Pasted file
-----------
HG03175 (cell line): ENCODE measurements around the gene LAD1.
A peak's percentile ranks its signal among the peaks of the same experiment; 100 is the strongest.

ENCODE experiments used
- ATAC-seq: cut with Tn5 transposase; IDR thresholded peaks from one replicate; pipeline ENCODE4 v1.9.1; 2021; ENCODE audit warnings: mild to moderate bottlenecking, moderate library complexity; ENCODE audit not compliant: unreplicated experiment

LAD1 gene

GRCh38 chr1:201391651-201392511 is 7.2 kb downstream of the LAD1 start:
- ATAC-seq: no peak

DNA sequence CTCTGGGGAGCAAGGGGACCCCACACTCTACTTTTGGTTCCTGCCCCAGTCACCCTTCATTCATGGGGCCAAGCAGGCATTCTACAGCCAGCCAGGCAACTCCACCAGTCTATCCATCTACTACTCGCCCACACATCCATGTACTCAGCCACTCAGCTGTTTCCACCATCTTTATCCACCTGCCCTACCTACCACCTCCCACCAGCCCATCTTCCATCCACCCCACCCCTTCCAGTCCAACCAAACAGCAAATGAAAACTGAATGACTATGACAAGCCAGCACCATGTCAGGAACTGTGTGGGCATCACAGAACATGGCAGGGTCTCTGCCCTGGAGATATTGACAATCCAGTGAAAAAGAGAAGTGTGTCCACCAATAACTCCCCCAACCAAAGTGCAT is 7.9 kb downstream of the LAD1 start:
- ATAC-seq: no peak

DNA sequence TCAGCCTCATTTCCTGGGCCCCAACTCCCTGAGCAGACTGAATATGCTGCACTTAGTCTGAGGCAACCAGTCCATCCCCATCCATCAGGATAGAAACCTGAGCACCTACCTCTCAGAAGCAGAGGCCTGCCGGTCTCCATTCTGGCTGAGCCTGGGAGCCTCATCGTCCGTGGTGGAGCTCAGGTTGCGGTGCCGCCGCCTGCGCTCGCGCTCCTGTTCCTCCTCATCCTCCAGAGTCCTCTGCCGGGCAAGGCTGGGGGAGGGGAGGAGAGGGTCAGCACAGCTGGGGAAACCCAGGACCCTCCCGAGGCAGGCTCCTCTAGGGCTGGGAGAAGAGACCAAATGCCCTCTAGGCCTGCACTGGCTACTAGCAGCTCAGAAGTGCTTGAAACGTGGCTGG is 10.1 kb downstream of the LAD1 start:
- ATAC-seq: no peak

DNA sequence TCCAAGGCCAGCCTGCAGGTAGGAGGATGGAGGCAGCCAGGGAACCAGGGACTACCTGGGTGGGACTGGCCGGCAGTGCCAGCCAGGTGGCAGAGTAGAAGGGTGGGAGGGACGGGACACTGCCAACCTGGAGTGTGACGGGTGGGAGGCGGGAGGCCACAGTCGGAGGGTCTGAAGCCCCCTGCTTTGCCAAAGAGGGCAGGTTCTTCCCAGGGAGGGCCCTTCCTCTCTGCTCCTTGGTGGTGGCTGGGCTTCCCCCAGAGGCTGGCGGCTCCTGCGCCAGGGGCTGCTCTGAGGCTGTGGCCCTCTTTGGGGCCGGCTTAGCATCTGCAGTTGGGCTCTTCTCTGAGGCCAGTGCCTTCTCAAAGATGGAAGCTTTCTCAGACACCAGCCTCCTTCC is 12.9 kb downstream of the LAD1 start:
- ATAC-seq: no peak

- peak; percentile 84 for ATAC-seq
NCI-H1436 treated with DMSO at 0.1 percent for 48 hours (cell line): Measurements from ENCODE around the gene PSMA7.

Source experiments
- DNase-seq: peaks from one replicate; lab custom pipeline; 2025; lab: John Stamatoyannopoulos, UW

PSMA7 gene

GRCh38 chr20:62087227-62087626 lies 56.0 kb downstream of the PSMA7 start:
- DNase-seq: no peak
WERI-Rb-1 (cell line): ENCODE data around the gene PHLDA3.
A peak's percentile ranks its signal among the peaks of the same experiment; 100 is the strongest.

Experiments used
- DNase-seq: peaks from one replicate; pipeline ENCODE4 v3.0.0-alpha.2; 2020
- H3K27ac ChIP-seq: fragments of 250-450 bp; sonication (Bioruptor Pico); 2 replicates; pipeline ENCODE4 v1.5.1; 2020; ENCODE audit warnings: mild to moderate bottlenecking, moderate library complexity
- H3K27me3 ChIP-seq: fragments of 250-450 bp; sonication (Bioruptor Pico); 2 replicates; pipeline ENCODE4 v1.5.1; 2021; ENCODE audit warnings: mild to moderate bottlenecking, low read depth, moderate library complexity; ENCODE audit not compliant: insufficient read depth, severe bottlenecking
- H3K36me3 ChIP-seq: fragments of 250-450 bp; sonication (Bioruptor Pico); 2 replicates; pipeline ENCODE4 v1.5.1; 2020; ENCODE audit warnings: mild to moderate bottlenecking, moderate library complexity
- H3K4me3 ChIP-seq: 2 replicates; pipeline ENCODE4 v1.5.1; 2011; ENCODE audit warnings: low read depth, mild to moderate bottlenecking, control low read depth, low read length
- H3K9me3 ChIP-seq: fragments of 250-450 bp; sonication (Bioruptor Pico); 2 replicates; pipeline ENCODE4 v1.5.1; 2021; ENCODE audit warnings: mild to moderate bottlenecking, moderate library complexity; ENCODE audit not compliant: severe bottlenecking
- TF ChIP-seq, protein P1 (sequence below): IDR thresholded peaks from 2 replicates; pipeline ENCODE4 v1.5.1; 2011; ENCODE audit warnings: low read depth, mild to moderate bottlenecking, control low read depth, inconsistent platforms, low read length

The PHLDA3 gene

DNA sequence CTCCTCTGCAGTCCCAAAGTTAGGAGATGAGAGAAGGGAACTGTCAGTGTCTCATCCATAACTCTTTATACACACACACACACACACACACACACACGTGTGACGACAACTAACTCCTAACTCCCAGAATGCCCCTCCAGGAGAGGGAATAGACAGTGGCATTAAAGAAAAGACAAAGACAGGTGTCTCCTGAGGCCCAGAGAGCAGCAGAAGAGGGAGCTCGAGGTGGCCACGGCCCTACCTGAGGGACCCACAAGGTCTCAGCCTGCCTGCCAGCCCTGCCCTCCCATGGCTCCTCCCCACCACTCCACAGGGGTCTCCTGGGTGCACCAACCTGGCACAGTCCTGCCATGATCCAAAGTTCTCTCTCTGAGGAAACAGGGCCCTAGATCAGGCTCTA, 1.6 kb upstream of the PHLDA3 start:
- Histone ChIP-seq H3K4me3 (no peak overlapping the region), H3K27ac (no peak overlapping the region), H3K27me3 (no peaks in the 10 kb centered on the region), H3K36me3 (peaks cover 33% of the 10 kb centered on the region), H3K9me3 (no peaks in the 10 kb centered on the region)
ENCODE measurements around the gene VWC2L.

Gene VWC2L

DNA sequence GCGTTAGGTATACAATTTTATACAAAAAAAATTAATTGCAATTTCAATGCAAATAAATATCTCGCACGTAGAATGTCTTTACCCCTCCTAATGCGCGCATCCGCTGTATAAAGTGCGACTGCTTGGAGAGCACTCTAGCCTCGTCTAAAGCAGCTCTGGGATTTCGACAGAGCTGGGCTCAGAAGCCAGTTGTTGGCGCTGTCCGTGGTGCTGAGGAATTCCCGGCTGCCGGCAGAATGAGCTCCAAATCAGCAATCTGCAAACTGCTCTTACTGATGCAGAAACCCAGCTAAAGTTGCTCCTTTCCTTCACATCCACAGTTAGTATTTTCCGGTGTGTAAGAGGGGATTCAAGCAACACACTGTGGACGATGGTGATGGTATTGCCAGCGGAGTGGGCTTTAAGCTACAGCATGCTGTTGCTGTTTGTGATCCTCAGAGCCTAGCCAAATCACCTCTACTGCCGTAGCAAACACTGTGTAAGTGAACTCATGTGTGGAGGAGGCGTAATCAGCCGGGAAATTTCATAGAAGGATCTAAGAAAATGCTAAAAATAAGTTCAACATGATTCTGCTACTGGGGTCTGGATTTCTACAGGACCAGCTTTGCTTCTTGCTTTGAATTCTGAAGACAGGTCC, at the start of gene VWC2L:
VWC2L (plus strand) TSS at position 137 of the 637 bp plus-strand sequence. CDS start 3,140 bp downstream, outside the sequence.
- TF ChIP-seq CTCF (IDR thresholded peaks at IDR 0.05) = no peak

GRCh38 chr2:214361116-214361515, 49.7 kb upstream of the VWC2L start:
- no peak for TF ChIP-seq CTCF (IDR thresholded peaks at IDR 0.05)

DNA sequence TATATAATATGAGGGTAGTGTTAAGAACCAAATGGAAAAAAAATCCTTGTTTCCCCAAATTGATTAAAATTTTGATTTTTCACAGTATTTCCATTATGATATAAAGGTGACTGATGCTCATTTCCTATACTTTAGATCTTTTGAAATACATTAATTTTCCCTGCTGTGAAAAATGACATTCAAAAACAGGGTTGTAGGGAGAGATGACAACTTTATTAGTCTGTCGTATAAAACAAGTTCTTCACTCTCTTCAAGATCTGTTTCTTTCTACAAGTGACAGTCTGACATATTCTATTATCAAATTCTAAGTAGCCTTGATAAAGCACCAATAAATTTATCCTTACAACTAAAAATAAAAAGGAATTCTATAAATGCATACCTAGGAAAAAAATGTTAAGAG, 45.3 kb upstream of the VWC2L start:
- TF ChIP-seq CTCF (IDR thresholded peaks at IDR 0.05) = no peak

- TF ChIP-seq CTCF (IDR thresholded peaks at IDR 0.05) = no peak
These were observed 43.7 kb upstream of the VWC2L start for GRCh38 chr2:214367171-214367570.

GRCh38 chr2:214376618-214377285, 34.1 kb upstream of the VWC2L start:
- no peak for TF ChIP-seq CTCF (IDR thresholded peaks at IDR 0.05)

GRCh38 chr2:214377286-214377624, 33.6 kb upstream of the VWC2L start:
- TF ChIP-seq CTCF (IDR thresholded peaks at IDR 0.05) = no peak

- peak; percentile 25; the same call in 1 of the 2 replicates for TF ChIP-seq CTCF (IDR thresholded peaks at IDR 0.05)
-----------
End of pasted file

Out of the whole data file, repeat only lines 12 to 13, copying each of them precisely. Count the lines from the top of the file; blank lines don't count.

DNA sequence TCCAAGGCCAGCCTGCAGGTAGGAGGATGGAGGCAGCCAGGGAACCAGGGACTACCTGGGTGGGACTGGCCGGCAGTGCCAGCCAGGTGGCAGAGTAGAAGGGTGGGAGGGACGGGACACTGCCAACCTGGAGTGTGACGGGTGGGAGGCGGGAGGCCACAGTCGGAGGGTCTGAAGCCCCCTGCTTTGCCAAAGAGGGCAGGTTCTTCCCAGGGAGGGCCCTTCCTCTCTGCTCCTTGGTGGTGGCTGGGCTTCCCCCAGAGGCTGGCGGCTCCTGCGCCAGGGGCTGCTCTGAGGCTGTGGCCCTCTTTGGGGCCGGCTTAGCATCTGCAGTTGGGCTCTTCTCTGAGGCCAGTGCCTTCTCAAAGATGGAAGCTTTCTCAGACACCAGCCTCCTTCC is 12.9 kb downstream of the LAD1 start:
- ATAC-seq: no peak